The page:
Circadian rhythms control numerous aspects of physiology, and specifically in the liver, the clock is required for regulating a number of metabolic processes. Remarkably, the hepatic circadian clock is quite plastic and is able to adapt to changes in food intake and nutritional challenge. Yet, circadian disruption in humans and other organisms can produce a host of metabolic disorders including obesity, diabetes , and impaired cardiovascular health. Often, these disturbances in circadian timing can be specifically due to nutritional challenge, yet the detailed molecular mechanisms of diet-induced circadian disruption are not fully known. Moreover, within the circadian field, little emphasis has been placed on the communication between clocks in peripheral tissues and the contribution these clock centers play in circadian metabolic alignment. As an example, increasing evidence shows that the gut microbiome is able to communicate nutritional cues to other surrounding metabolic clocks, such as the liver. To further elucidate this, we have developed a novel mouse model that harbors a mutation specifically in the intestinal clock which subsequently results in drastic alterations to the gut bacterial population.
The specific aims of this proposal are designed to characterize this novel mouse model by determining the detailed molecular mechanisms underlying nutrient-specific reprogramming of the hepatic circadian clock, that are communicated by gut microbes. To decipher the extent of hepatic circadian reprogramming by high fat diet (HFD), the PPAR? and SREBP-dependent transcriptional axes and corresponding changes in epigenetic control will be analyzed in the liver. Also, these molecular pathways will be dissected in an unbiased, high-throughput manner to determine the mechanisms of microbiome-induced transcriptional/epigenetic and metabolic rewiring that occurs in response to HFD in the liver. This grant will provide a wealth of high-throughput information to the scientific community on how nutrition is sensed and communicated to peripheral metabolic clocks by the microbiome, the purpose of which is to better design prevention and treatment of metabolic syndrome.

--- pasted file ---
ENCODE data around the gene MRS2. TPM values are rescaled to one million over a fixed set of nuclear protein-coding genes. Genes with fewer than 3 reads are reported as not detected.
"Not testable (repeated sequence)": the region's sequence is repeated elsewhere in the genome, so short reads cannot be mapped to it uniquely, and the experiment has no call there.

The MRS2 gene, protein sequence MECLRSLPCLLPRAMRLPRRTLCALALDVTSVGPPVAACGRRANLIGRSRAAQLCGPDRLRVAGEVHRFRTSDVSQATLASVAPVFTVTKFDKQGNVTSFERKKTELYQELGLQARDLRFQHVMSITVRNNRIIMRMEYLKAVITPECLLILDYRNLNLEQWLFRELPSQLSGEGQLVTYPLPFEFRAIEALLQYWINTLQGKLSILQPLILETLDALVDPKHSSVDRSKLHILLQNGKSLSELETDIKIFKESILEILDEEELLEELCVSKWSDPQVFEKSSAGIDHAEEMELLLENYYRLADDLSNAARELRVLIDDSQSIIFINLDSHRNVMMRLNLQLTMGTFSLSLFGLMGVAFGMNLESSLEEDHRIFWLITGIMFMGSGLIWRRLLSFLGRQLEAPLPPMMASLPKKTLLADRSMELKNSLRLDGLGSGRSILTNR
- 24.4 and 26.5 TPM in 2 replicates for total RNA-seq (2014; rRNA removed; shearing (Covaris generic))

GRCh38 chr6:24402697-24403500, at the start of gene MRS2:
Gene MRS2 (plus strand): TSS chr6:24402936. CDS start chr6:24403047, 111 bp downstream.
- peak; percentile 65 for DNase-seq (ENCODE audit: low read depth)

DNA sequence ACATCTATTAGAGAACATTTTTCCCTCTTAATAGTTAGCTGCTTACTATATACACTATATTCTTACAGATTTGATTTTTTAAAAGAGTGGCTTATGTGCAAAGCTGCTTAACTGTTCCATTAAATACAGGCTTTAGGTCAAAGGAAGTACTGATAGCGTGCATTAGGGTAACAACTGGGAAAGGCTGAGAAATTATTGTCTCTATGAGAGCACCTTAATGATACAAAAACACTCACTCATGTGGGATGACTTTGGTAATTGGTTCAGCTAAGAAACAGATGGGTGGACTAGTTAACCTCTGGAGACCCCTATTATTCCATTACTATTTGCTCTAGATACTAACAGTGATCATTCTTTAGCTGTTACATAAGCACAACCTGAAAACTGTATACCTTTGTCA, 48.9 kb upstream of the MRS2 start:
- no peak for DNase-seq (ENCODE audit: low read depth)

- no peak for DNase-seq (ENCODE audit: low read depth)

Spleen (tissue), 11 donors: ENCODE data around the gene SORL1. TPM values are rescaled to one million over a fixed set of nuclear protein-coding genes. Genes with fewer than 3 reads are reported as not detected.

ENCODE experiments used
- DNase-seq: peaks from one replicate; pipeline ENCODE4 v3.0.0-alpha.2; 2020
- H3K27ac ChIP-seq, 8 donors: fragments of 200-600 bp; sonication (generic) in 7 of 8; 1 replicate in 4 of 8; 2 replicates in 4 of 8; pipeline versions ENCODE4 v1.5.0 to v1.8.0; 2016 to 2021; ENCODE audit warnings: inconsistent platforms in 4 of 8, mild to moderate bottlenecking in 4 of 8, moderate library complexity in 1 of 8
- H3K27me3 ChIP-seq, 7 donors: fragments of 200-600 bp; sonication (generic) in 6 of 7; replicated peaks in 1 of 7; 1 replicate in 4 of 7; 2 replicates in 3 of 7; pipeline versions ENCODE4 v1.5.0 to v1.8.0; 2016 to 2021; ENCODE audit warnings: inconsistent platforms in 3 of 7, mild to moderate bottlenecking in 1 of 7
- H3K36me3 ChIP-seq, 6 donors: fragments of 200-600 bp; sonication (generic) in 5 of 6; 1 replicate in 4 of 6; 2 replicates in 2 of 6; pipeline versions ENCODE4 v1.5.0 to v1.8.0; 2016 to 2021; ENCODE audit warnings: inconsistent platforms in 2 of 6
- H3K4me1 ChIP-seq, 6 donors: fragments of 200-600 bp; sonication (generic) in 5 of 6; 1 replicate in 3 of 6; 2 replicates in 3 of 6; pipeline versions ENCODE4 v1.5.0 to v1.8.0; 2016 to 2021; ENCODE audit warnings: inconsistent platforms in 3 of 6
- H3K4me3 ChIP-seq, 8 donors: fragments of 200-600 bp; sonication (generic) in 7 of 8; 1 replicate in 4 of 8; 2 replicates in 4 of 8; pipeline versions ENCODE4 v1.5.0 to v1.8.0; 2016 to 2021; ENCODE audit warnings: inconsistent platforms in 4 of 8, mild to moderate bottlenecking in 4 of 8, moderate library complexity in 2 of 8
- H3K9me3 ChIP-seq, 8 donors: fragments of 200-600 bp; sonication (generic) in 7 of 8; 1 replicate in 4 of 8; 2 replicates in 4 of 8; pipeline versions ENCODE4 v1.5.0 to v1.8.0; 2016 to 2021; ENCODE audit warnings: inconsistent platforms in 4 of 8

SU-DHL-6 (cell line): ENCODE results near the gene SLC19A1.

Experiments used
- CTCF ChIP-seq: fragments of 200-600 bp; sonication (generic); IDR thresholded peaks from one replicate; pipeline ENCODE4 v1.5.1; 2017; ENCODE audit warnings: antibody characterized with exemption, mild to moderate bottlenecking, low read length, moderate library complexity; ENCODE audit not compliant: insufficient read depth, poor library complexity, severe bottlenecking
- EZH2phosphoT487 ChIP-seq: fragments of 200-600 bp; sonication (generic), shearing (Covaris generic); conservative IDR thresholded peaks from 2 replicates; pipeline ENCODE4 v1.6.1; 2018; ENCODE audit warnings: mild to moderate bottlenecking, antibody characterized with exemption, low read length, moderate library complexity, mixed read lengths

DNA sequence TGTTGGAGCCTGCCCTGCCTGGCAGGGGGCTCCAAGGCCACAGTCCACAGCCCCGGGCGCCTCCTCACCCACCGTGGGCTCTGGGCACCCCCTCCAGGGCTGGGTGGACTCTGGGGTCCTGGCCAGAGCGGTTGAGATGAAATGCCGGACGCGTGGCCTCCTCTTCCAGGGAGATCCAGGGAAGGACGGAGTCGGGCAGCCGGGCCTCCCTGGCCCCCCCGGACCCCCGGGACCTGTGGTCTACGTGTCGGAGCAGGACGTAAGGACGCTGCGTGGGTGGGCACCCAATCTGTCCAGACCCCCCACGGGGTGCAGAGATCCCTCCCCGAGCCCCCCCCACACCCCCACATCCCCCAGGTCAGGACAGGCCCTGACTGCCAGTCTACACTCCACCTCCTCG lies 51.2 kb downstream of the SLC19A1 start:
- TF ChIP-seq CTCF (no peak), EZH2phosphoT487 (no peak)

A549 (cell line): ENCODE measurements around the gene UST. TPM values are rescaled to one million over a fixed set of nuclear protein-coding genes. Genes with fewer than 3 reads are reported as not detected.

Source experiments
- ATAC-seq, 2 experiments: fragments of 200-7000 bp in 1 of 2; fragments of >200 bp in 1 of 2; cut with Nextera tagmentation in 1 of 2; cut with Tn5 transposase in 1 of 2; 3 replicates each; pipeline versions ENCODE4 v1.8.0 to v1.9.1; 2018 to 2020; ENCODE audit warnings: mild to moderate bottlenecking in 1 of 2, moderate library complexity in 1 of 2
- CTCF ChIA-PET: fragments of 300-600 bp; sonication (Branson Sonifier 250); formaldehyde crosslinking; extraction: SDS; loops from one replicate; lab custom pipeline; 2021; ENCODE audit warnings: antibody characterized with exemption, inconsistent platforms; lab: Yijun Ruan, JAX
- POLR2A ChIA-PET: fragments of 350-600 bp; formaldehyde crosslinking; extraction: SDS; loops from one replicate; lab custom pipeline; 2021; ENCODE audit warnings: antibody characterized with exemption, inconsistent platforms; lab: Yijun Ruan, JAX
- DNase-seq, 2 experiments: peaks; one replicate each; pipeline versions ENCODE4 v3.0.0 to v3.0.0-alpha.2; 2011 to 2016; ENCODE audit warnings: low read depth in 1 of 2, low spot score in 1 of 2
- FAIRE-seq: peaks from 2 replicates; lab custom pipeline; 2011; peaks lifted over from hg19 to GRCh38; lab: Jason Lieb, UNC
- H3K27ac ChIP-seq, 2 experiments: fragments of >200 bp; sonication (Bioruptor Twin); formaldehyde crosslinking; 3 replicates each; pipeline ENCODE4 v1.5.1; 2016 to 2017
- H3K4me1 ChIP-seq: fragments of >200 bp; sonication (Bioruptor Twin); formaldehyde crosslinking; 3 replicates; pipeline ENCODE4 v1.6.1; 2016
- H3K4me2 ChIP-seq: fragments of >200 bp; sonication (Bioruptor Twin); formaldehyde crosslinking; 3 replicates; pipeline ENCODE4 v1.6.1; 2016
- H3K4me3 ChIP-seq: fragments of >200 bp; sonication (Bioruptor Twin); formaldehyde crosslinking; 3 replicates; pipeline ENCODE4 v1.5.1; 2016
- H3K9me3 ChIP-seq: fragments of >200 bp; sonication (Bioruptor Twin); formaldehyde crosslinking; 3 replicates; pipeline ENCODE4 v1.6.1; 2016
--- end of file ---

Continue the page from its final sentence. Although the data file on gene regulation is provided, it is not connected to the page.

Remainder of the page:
Relevance: This project is aimed at elucidating the molecular signaling mechanisms of circadian nutritional reprogramming of the hepatic clock that are communicated by the gut microbiome. The specific aims of this proposal are designed to decipher the detailed transcriptional and epigenetic reprogramming axes of the liver clock, using a novel mouse model that harbors a clock mutation in the gut. These findings will provide exciting new information regarding the inter-tissue communication of peripheral clocks that regulate aspects of metabolic homeostasis.